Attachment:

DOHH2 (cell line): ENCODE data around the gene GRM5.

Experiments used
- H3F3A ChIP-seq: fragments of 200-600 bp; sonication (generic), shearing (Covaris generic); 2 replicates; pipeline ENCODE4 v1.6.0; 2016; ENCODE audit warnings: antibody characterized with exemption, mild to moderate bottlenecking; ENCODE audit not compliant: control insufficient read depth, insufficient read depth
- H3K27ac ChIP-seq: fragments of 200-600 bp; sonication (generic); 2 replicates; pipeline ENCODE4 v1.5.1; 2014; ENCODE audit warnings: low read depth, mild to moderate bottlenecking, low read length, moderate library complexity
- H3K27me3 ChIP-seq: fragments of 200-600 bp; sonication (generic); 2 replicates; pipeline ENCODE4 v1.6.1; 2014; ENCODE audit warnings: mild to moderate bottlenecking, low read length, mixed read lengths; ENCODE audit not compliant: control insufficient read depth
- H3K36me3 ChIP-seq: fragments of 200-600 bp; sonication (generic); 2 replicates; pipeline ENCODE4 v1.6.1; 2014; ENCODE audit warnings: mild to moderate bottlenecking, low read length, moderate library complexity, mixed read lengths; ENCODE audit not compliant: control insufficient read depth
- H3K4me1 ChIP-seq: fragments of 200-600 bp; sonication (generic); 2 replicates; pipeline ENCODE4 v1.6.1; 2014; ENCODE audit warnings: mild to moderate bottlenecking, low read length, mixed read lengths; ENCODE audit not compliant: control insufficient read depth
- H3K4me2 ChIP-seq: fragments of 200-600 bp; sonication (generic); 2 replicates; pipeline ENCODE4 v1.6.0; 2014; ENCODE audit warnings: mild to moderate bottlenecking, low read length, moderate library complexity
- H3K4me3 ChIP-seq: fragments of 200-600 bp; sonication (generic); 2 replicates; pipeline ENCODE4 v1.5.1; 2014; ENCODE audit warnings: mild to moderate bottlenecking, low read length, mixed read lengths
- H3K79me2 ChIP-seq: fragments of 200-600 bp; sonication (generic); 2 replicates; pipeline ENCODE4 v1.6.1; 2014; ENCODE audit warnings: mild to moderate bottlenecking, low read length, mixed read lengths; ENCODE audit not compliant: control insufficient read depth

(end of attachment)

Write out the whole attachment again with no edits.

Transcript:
DOHH2 (cell line): ENCODE data around the gene GRM5.

Experiments used
- H3F3A ChIP-seq: fragments of 200-600 bp; sonication (generic), shearing (Covaris generic); 2 replicates; pipeline ENCODE4 v1.6.0; 2016; ENCODE audit warnings: antibody characterized with exemption, mild to moderate bottlenecking; ENCODE audit not compliant: control insufficient read depth, insufficient read depth
- H3K27ac ChIP-seq: fragments of 200-600 bp; sonication (generic); 2 replicates; pipeline ENCODE4 v1.5.1; 2014; ENCODE audit warnings: low read depth, mild to moderate bottlenecking, low read length, moderate library complexity
- H3K27me3 ChIP-seq: fragments of 200-600 bp; sonication (generic); 2 replicates; pipeline ENCODE4 v1.6.1; 2014; ENCODE audit warnings: mild to moderate bottlenecking, low read length, mixed read lengths; ENCODE audit not compliant: control insufficient read depth
- H3K36me3 ChIP-seq: fragments of 200-600 bp; sonication (generic); 2 replicates; pipeline ENCODE4 v1.6.1; 2014; ENCODE audit warnings: mild to moderate bottlenecking, low read length, moderate library complexity, mixed read lengths; ENCODE audit not compliant: control insufficient read depth
- H3K4me1 ChIP-seq: fragments of 200-600 bp; sonication (generic); 2 replicates; pipeline ENCODE4 v1.6.1; 2014; ENCODE audit warnings: mild to moderate bottlenecking, low read length, mixed read lengths; ENCODE audit not compliant: control insufficient read depth
- H3K4me2 ChIP-seq: fragments of 200-600 bp; sonication (generic); 2 replicates; pipeline ENCODE4 v1.6.0; 2014; ENCODE audit warnings: mild to moderate bottlenecking, low read length, moderate library complexity
- H3K4me3 ChIP-seq: fragments of 200-600 bp; sonication (generic); 2 replicates; pipeline ENCODE4 v1.5.1; 2014; ENCODE audit warnings: mild to moderate bottlenecking, low read length, mixed read lengths
- H3K79me2 ChIP-seq: fragments of 200-600 bp; sonication (generic); 2 replicates; pipeline ENCODE4 v1.6.1; 2014; ENCODE audit warnings: mild to moderate bottlenecking, low read length, mixed read lengths; ENCODE audit not compliant: control insufficient read depth